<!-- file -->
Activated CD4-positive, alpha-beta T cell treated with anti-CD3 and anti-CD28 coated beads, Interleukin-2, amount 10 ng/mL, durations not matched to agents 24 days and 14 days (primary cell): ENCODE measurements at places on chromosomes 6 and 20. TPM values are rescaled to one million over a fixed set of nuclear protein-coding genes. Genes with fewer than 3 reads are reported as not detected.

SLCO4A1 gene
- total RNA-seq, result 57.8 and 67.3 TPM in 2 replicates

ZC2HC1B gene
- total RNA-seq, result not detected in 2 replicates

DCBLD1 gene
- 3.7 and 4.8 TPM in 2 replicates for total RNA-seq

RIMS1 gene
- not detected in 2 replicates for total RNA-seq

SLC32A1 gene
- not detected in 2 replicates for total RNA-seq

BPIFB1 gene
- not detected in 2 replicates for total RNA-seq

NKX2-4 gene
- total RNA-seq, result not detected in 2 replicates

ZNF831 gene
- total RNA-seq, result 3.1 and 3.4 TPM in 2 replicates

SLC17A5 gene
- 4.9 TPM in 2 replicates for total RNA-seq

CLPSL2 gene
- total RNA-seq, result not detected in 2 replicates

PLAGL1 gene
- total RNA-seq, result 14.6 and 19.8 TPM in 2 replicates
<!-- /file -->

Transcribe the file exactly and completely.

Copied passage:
Activated CD4-positive, alpha-beta T cell treated with anti-CD3 and anti-CD28 coated beads, Interleukin-2, amount 10 ng/mL, durations not matched to agents 24 days and 14 days (primary cell): ENCODE measurements at places on chromosomes 6 and 20. TPM values are rescaled to one million over a fixed set of nuclear protein-coding genes. Genes with fewer than 3 reads are reported as not detected.

SLCO4A1 gene
- total RNA-seq, result 57.8 and 67.3 TPM in 2 replicates

ZC2HC1B gene
- total RNA-seq, result not detected in 2 replicates

DCBLD1 gene
- 3.7 and 4.8 TPM in 2 replicates for total RNA-seq

RIMS1 gene
- not detected in 2 replicates for total RNA-seq

SLC32A1 gene
- not detected in 2 replicates for total RNA-seq

BPIFB1 gene
- not detected in 2 replicates for total RNA-seq

NKX2-4 gene
- total RNA-seq, result not detected in 2 replicates

ZNF831 gene
- total RNA-seq, result 3.1 and 3.4 TPM in 2 replicates

SLC17A5 gene
- 4.9 TPM in 2 replicates for total RNA-seq

CLPSL2 gene
- total RNA-seq, result not detected in 2 replicates

PLAGL1 gene
- total RNA-seq, result 14.6 and 19.8 TPM in 2 replicates